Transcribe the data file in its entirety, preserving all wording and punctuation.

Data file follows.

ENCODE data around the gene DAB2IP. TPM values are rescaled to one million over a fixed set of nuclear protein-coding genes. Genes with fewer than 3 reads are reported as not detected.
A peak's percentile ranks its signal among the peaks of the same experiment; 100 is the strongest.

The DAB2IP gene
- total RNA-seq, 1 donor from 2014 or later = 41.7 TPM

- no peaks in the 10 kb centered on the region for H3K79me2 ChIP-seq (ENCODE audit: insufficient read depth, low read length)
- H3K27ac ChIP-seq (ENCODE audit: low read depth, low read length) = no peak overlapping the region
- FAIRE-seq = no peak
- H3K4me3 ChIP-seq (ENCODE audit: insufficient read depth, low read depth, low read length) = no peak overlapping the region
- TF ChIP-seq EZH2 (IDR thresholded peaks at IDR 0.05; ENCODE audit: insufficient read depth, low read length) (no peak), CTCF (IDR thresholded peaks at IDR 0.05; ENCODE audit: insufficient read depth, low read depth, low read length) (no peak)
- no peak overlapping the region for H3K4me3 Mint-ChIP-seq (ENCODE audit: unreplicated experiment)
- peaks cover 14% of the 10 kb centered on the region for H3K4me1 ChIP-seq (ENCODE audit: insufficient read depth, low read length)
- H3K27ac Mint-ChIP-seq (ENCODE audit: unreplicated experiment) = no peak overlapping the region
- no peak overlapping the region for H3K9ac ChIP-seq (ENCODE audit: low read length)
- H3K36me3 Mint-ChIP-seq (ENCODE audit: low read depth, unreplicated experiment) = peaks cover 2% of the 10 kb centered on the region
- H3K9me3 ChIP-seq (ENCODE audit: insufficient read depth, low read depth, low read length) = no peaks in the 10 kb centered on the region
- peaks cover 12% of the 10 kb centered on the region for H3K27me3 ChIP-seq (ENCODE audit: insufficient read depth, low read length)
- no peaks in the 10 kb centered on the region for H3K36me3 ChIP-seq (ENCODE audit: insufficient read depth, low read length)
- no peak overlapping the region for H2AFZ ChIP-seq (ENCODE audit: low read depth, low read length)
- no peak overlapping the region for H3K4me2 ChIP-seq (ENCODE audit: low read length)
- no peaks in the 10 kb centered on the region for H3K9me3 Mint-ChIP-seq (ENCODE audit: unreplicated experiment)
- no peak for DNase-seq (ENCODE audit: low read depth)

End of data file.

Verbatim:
ENCODE data around the gene DAB2IP. TPM values are rescaled to one million over a fixed set of nuclear protein-coding genes. Genes with fewer than 3 reads are reported as not detected.
A peak's percentile ranks its signal among the peaks of the same experiment; 100 is the strongest.

The DAB2IP gene
- total RNA-seq, 1 donor from 2014 or later = 41.7 TPM

- no peaks in the 10 kb centered on the region for H3K79me2 ChIP-seq (ENCODE audit: insufficient read depth, low read length)
- H3K27ac ChIP-seq (ENCODE audit: low read depth, low read length) = no peak overlapping the region
- FAIRE-seq = no peak
- H3K4me3 ChIP-seq (ENCODE audit: insufficient read depth, low read depth, low read length) = no peak overlapping the region
- TF ChIP-seq EZH2 (IDR thresholded peaks at IDR 0.05; ENCODE audit: insufficient read depth, low read length) (no peak), CTCF (IDR thresholded peaks at IDR 0.05; ENCODE audit: insufficient read depth, low read depth, low read length) (no peak)
- no peak overlapping the region for H3K4me3 Mint-ChIP-seq (ENCODE audit: unreplicated experiment)
- peaks cover 14% of the 10 kb centered on the region for H3K4me1 ChIP-seq (ENCODE audit: insufficient read depth, low read length)
- H3K27ac Mint-ChIP-seq (ENCODE audit: unreplicated experiment) = no peak overlapping the region
- no peak overlapping the region for H3K9ac ChIP-seq (ENCODE audit: low read length)
- H3K36me3 Mint-ChIP-seq (ENCODE audit: low read depth, unreplicated experiment) = peaks cover 2% of the 10 kb centered on the region
- H3K9me3 ChIP-seq (ENCODE audit: insufficient read depth, low read depth, low read length) = no peaks in the 10 kb centered on the region
- peaks cover 12% of the 10 kb centered on the region for H3K27me3 ChIP-seq (ENCODE audit: insufficient read depth, low read length)
- no peaks in the 10 kb centered on the region for H3K36me3 ChIP-seq (ENCODE audit: insufficient read depth, low read length)
- no peak overlapping the region for H2AFZ ChIP-seq (ENCODE audit: low read depth, low read length)
- no peak overlapping the region for H3K4me2 ChIP-seq (ENCODE audit: low read length)
- no peaks in the 10 kb centered on the region for H3K9me3 Mint-ChIP-seq (ENCODE audit: unreplicated experiment)
- no peak for DNase-seq (ENCODE audit: low read depth)